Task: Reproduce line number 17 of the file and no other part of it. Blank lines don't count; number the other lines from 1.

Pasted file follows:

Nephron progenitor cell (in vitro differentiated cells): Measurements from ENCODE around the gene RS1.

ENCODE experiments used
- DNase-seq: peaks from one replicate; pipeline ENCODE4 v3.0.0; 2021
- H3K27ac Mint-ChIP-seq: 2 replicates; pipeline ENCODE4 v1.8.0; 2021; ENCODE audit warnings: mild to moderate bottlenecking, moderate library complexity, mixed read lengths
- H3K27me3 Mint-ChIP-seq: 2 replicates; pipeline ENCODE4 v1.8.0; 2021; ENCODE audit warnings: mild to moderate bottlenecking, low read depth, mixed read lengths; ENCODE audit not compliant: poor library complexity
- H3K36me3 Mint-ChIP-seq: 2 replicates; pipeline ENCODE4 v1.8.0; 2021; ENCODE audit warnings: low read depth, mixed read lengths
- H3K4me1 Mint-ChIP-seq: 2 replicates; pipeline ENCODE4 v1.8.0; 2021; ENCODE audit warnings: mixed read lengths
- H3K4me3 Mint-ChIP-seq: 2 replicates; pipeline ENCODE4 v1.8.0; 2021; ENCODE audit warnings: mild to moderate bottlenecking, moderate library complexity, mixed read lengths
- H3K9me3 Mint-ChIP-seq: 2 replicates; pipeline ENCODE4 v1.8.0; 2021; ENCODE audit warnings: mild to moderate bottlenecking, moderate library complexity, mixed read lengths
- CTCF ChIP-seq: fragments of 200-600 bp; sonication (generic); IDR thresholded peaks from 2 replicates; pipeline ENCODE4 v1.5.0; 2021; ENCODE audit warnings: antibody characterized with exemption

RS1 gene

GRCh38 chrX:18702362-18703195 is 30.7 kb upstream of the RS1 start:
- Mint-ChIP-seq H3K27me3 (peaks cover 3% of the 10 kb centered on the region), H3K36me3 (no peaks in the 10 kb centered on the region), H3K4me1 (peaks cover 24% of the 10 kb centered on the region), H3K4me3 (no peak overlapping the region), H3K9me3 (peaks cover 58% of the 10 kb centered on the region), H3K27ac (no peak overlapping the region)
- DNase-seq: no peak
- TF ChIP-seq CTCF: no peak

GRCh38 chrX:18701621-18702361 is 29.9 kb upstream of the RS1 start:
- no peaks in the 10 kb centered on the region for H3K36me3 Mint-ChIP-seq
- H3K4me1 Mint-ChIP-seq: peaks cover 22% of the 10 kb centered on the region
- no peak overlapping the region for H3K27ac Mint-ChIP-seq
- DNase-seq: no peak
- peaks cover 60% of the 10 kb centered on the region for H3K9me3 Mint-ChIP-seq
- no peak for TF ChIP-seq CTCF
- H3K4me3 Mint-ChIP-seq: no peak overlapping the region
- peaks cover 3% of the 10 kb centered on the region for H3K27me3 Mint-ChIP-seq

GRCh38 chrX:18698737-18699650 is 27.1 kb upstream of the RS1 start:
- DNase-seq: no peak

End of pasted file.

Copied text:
- no peaks in the 10 kb centered on the region for H3K36me3 Mint-ChIP-seq